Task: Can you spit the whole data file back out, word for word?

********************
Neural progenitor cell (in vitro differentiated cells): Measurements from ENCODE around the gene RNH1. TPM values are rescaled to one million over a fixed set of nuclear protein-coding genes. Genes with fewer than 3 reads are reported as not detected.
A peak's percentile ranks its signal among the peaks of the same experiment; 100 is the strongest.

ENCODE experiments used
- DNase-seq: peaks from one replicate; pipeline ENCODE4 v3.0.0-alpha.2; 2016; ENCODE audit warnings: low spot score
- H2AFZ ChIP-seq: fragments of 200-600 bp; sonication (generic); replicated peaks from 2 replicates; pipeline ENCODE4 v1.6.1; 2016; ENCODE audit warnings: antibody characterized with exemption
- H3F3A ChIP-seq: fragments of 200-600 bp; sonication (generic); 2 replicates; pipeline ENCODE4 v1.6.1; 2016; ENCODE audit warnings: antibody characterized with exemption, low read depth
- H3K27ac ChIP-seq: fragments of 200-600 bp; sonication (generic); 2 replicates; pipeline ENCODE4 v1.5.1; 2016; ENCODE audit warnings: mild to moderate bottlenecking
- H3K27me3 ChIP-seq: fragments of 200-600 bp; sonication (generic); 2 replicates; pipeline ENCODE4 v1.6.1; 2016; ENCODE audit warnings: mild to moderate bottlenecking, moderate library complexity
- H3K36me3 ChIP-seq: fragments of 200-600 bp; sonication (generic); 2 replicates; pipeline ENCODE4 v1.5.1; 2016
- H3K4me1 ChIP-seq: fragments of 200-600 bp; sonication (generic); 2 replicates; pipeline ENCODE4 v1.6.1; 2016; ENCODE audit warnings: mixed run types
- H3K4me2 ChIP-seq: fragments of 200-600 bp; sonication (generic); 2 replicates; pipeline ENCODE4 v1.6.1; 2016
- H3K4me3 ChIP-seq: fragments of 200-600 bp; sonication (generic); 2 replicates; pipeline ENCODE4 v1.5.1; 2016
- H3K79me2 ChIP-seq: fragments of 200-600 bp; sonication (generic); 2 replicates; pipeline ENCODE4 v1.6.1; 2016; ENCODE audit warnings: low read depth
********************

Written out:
Neural progenitor cell (in vitro differentiated cells): Measurements from ENCODE around the gene RNH1. TPM values are rescaled to one million over a fixed set of nuclear protein-coding genes. Genes with fewer than 3 reads are reported as not detected.
A peak's percentile ranks its signal among the peaks of the same experiment; 100 is the strongest.

ENCODE experiments used
- DNase-seq: peaks from one replicate; pipeline ENCODE4 v3.0.0-alpha.2; 2016; ENCODE audit warnings: low spot score
- H2AFZ ChIP-seq: fragments of 200-600 bp; sonication (generic); replicated peaks from 2 replicates; pipeline ENCODE4 v1.6.1; 2016; ENCODE audit warnings: antibody characterized with exemption
- H3F3A ChIP-seq: fragments of 200-600 bp; sonication (generic); 2 replicates; pipeline ENCODE4 v1.6.1; 2016; ENCODE audit warnings: antibody characterized with exemption, low read depth
- H3K27ac ChIP-seq: fragments of 200-600 bp; sonication (generic); 2 replicates; pipeline ENCODE4 v1.5.1; 2016; ENCODE audit warnings: mild to moderate bottlenecking
- H3K27me3 ChIP-seq: fragments of 200-600 bp; sonication (generic); 2 replicates; pipeline ENCODE4 v1.6.1; 2016; ENCODE audit warnings: mild to moderate bottlenecking, moderate library complexity
- H3K36me3 ChIP-seq: fragments of 200-600 bp; sonication (generic); 2 replicates; pipeline ENCODE4 v1.5.1; 2016
- H3K4me1 ChIP-seq: fragments of 200-600 bp; sonication (generic); 2 replicates; pipeline ENCODE4 v1.6.1; 2016; ENCODE audit warnings: mixed run types
- H3K4me2 ChIP-seq: fragments of 200-600 bp; sonication (generic); 2 replicates; pipeline ENCODE4 v1.6.1; 2016
- H3K4me3 ChIP-seq: fragments of 200-600 bp; sonication (generic); 2 replicates; pipeline ENCODE4 v1.5.1; 2016
- H3K79me2 ChIP-seq: fragments of 200-600 bp; sonication (generic); 2 replicates; pipeline ENCODE4 v1.6.1; 2016; ENCODE audit warnings: low read depth